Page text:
Under the Trump Administration, the United States is falling far behind its commitments to the Paris Agreement at the federal level. The Environmental Protection Agency has proposed stark rollbacks to existing policies meant to cut carbon emissions nationwide, as well as common-sense pollution controls on emissions from power plants such as methane and mercury. With the release of the latest IPCC report, it is clear that no country can afford the costs of inaction on climate change. While the U.S. should truly commit to strong carbon reduction measures like a carbon tax or cap and trade program in order to meet its intended nationally determined contribution under the Paris Agreement, the current administration’s position and the recent resolution by House Republicans to reject any proposal of a carbon tax has made it clear that such proposals are unrealistic in today’s political climate. Rather, the U.S. could begin to take a step in the right direction by canceling the proposed ACE rule (“Affordable Clean Energy rule” – though it should be noted that the proposal would result in neither “clean” nor “affordable” energy) and reinstating the Clean Power Plan, which would limit carbon emissions from power plants and restrict the construction of new, carbon intensive power plants.
The Clean Power Plan was originally designed and implemented in 2015. Potentially, it would lead to a 32% reduction in emissions from energy generation from 2005 levels by the year 2030. With several years lost since the initial proposal of the plan, the benefits would likely be slightly lower, but still significant. Although experts expect the energy industry to transition naturally toward more carbon-neutral generation sources, this policy would still have a significant effect on American emissions.
The U.S. Environmental Protection Agency has the authority under the Clean Air Act – and, some would argue, the mandate – to regulate carbon pollution. Therefore, the agency should take swift action to reinstate the Clean Power Plan and begin enforcing the limits.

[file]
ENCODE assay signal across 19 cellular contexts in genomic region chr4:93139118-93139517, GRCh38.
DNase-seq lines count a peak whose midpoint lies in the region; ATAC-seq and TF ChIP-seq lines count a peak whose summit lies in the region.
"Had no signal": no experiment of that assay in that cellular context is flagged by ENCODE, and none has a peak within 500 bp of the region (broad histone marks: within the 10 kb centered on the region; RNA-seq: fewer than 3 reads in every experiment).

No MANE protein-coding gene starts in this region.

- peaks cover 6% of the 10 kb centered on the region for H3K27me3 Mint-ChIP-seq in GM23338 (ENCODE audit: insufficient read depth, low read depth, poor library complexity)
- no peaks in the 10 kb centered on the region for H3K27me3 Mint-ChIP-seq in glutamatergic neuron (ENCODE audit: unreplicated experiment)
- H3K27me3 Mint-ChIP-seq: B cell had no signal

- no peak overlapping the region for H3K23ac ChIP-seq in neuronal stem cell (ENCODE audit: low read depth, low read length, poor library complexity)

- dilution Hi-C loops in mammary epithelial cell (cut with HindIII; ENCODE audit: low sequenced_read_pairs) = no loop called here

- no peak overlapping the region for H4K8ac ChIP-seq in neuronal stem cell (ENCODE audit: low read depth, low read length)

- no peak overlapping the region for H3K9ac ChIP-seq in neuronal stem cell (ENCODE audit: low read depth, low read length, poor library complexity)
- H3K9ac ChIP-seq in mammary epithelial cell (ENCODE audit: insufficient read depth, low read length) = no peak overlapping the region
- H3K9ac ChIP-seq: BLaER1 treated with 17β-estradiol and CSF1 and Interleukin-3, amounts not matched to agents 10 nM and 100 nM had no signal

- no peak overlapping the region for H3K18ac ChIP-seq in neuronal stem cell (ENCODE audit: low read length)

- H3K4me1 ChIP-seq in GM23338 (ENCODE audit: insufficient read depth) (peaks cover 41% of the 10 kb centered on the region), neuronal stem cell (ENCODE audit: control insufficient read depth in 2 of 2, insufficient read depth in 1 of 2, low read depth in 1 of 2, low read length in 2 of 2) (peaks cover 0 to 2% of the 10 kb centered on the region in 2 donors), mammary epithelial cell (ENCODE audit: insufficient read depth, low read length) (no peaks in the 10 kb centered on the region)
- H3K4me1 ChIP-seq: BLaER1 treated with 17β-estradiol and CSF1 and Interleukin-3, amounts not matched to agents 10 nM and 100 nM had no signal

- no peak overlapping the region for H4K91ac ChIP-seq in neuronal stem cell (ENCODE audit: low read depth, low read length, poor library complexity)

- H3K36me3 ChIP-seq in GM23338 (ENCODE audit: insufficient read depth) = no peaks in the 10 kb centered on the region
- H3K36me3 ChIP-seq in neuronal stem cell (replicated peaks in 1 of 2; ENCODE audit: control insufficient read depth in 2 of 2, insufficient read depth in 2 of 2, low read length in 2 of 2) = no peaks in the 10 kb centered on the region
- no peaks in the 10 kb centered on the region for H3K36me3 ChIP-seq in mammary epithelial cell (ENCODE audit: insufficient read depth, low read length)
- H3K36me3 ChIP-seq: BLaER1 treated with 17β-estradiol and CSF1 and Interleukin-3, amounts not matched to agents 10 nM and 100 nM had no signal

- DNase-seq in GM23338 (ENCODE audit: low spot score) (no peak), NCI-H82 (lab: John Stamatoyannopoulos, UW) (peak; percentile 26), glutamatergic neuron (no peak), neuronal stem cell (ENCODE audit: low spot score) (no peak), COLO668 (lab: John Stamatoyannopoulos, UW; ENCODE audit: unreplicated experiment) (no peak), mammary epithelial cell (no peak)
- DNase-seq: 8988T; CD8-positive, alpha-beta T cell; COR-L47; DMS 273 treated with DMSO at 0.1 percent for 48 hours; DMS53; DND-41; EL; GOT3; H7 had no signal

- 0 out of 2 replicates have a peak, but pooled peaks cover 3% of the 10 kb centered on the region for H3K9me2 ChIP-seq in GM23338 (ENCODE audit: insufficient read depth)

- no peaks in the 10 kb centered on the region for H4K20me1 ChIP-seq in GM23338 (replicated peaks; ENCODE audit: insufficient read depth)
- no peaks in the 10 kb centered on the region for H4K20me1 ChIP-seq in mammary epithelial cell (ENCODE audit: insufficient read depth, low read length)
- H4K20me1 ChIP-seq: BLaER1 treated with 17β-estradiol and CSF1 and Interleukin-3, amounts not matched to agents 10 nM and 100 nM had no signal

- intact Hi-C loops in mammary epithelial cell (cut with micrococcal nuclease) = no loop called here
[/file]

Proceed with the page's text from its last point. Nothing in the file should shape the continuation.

Activity Rating: ** Standing Still
Although it would seem simpler to reinstate a regulation than to implement a new one, the Clean Power Plan faces many hurdles to its passage. First, the Trump Administration has shown itself to be adamantly opposed to any climate action. Acting EPA Administrator Andrew Wheeler would be unlikely to encourage the policy to move forward as it is inconsistent with his outspoken support for the coal industry. Another challenge the plan would face is opposition from some states, who have previously argued that the rule was an overreach of the EPA’s authority under the Clean Air Act.
Take Action: Please send the following message to the policymaker below:
Dear Acting Administrator Wheeler,
Given the most recent findings by the IPCC, it is more important now than ever to do the most in our power to reduce our contributions to climate change or face catastrophic damages. The U.S. Environmental Protection Agency has both the authority and the duty to limit carbon pollution. Please scrap the ACE rule and reinstate the Clean Power Plan.
Acting Administrator Andrew Wheeler
William Jefferson Clinton Building
1200 Pennsylvania Avenue, N. W.
Mail Code: 1101A
Washington, DC 20460
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